Senator Murray observed that “I can’t help but think about President-elect Trump throughout the campaign telling rally after rally that he was on the side of workers.  I met with the secretary of labor nominee, Mr. Puzder, and it’s such a contrast to what I heard President-elect Trump say. … I’m increasingly concerned that this is a very broken promise from the president-elect.”

The Takeaway

It is difficult to envision how this Secretary will be a pro-employee advocate. His views have been well-publicized and they will be/are in line with the very much pro-business (i.e. anti-worker) views of the new President.

Assuming the nominee is confirmed, we will soon see where this goes…

I love this one.  For the title of the worker classification involved.  It appears that a class of drilling fluid specialists, commonly referred to as “mud men,” has reached a $7 million settlement in its wage and hour suit against M-I LLC.  The case is entitled Syed et al. v. M-I LLC and was filed in federal court in the Eastern District of California.

The employees worked in drilling operations in Bakersfield, Calif.  They claimed they were compelled to work either twelve (12) hour shifts daily for two weeks before leaving their work sites, or work full-days (i.e. 24 hours) in which they were always on-call.  They claimed that they were not paid overtime when they worked more than forty hours per week.  (They also claimed no overtime pay when their work days exceeded eight hours, which is California law).

The settlement monies will be paid to 115 members of the national FLSA class as well as 353 members of the California class; the $7 million settlement includes up to $2.37 million in attorneys’ fees and costs, service awards of $15,000 to plaintiff Balfour and $20,000 to named plaintiff Syed, $11,500 in claims administration expenses and a $75,000 Private Attorneys General Act payment.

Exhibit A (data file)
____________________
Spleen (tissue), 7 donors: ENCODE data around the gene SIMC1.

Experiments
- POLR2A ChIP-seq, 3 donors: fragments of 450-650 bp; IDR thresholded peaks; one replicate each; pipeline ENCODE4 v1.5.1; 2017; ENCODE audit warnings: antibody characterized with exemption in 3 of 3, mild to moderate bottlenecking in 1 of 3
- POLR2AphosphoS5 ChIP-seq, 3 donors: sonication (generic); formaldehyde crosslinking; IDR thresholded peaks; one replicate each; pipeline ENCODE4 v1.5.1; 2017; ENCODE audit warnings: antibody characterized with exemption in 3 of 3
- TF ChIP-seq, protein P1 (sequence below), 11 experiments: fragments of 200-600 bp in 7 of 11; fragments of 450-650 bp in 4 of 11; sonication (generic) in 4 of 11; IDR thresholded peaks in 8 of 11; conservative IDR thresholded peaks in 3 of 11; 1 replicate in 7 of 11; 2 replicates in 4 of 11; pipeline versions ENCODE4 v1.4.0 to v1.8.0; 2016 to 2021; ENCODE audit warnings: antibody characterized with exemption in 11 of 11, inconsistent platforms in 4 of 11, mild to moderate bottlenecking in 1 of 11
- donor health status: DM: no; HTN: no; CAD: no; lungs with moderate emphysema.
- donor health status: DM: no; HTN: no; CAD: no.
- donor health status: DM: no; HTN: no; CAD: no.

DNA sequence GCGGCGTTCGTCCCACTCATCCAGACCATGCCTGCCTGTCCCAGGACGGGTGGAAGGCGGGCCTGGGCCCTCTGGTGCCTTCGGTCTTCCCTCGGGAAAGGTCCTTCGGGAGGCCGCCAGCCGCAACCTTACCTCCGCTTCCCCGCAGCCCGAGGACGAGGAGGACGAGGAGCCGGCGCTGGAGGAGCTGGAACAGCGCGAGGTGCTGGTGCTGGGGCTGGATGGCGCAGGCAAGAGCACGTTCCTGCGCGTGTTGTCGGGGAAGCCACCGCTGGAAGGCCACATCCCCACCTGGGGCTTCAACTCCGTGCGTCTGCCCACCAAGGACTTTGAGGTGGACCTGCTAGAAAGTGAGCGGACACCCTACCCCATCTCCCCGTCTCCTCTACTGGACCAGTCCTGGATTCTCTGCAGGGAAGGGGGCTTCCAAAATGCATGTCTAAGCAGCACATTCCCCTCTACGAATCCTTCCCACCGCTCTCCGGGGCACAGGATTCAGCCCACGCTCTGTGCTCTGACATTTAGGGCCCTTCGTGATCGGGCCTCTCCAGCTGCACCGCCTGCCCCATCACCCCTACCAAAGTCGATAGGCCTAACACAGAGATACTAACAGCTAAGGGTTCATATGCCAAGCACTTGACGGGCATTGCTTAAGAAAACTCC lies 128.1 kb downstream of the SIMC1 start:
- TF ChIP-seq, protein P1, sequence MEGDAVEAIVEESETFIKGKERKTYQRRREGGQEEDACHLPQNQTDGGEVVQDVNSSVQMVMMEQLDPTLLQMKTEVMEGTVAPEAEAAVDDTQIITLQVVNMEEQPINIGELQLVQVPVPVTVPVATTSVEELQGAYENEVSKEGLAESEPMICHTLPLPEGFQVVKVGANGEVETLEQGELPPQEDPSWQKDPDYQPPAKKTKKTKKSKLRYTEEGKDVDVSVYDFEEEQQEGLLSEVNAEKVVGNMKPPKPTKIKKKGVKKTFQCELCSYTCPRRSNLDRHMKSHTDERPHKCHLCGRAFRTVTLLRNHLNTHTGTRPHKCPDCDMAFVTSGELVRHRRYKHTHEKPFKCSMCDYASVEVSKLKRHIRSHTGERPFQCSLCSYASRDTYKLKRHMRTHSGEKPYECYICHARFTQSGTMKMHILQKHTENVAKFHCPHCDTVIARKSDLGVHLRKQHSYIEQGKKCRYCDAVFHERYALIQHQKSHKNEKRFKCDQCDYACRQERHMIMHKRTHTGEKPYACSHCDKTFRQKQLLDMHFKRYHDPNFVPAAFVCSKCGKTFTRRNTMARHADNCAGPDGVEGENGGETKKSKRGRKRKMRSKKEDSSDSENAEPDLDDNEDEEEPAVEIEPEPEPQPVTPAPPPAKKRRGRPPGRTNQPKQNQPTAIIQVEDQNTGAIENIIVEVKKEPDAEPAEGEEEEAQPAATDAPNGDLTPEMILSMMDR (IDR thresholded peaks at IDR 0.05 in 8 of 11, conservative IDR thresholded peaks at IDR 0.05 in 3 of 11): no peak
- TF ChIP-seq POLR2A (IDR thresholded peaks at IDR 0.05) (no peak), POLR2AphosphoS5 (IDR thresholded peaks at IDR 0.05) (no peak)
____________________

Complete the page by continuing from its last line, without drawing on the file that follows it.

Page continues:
That leaves more than four million dollars to be paid out to class members, based on the number of weeks worked during the class period. Some class members will receive $55 for every week, while the California class members will receive $165 for each week worked.  The proposed settlement document stated that “for purposes of this proposed settlement, at a mediation … the parties operated under the premise that Rule 23 proposed class members were in a better position under California law for claims than FLSA collective action members, where in some individual cases, the covered positions have generally been deemed ‘exempt’ under federal law.  This is crucial to understand in order to realize the structure of the proposed settlement.”

The Takeaway

The plaintiffs’ attorney posited that “there are many of these types of cases pending against many major players in the industry.”  If this is an industry wide pattern and practice, that would be a problem.  The only thing to do in that instance is get into compliance and hope no one sues for two years…